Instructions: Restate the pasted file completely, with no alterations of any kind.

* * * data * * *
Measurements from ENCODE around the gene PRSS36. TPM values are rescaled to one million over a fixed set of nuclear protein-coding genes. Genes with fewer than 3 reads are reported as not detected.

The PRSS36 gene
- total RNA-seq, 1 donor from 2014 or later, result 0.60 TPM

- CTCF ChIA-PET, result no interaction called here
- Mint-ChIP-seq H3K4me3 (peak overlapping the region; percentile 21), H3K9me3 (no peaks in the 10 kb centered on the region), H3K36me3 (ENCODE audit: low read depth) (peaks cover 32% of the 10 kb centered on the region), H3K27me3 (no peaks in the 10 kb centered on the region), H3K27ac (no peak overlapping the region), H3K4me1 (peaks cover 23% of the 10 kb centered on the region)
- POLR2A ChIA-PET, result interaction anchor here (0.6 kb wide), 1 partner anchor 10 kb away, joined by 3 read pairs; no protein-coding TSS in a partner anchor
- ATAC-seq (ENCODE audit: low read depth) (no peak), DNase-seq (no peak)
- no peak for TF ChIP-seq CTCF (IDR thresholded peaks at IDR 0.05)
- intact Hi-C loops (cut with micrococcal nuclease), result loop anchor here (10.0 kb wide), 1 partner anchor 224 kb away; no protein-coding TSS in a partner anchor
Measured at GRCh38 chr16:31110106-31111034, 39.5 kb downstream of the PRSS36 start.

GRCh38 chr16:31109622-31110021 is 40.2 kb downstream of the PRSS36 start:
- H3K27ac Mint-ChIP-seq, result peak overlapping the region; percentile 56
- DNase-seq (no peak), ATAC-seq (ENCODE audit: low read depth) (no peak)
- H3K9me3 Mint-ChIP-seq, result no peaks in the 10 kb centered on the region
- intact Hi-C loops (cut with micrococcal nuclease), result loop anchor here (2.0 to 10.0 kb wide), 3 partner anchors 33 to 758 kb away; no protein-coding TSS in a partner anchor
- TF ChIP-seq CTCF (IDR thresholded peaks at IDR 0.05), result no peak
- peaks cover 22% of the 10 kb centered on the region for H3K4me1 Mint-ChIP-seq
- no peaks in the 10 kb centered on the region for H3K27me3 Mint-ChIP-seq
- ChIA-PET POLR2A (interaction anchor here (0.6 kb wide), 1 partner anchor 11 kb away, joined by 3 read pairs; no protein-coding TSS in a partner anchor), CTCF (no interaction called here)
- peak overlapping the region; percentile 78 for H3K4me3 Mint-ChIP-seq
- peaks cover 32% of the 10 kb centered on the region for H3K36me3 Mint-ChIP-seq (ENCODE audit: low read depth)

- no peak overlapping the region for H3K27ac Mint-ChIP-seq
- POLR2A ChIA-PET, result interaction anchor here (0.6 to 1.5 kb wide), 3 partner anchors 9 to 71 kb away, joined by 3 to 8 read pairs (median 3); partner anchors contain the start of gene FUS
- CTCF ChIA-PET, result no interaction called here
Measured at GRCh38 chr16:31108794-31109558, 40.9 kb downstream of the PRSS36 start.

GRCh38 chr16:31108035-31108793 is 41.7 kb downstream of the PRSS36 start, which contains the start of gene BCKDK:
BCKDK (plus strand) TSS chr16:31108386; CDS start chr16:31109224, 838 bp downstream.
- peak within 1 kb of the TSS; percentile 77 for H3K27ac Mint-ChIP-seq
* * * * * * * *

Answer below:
Measurements from ENCODE around the gene PRSS36. TPM values are rescaled to one million over a fixed set of nuclear protein-coding genes. Genes with fewer than 3 reads are reported as not detected.

The PRSS36 gene
- total RNA-seq, 1 donor from 2014 or later, result 0.60 TPM

- CTCF ChIA-PET, result no interaction called here
- Mint-ChIP-seq H3K4me3 (peak overlapping the region; percentile 21), H3K9me3 (no peaks in the 10 kb centered on the region), H3K36me3 (ENCODE audit: low read depth) (peaks cover 32% of the 10 kb centered on the region), H3K27me3 (no peaks in the 10 kb centered on the region), H3K27ac (no peak overlapping the region), H3K4me1 (peaks cover 23% of the 10 kb centered on the region)
- POLR2A ChIA-PET, result interaction anchor here (0.6 kb wide), 1 partner anchor 10 kb away, joined by 3 read pairs; no protein-coding TSS in a partner anchor
- ATAC-seq (ENCODE audit: low read depth) (no peak), DNase-seq (no peak)
- no peak for TF ChIP-seq CTCF (IDR thresholded peaks at IDR 0.05)
- intact Hi-C loops (cut with micrococcal nuclease), result loop anchor here (10.0 kb wide), 1 partner anchor 224 kb away; no protein-coding TSS in a partner anchor
Measured at GRCh38 chr16:31110106-31111034, 39.5 kb downstream of the PRSS36 start.

GRCh38 chr16:31109622-31110021 is 40.2 kb downstream of the PRSS36 start:
- H3K27ac Mint-ChIP-seq, result peak overlapping the region; percentile 56
- DNase-seq (no peak), ATAC-seq (ENCODE audit: low read depth) (no peak)
- H3K9me3 Mint-ChIP-seq, result no peaks in the 10 kb centered on the region
- intact Hi-C loops (cut with micrococcal nuclease), result loop anchor here (2.0 to 10.0 kb wide), 3 partner anchors 33 to 758 kb away; no protein-coding TSS in a partner anchor
- TF ChIP-seq CTCF (IDR thresholded peaks at IDR 0.05), result no peak
- peaks cover 22% of the 10 kb centered on the region for H3K4me1 Mint-ChIP-seq
- no peaks in the 10 kb centered on the region for H3K27me3 Mint-ChIP-seq
- ChIA-PET POLR2A (interaction anchor here (0.6 kb wide), 1 partner anchor 11 kb away, joined by 3 read pairs; no protein-coding TSS in a partner anchor), CTCF (no interaction called here)
- peak overlapping the region; percentile 78 for H3K4me3 Mint-ChIP-seq
- peaks cover 32% of the 10 kb centered on the region for H3K36me3 Mint-ChIP-seq (ENCODE audit: low read depth)

- no peak overlapping the region for H3K27ac Mint-ChIP-seq
- POLR2A ChIA-PET, result interaction anchor here (0.6 to 1.5 kb wide), 3 partner anchors 9 to 71 kb away, joined by 3 to 8 read pairs (median 3); partner anchors contain the start of gene FUS
- CTCF ChIA-PET, result no interaction called here
Measured at GRCh38 chr16:31108794-31109558, 40.9 kb downstream of the PRSS36 start.

GRCh38 chr16:31108035-31108793 is 41.7 kb downstream of the PRSS36 start, which contains the start of gene BCKDK:
BCKDK (plus strand) TSS chr16:31108386; CDS start chr16:31109224, 838 bp downstream.
- peak within 1 kb of the TSS; percentile 77 for H3K27ac Mint-ChIP-seq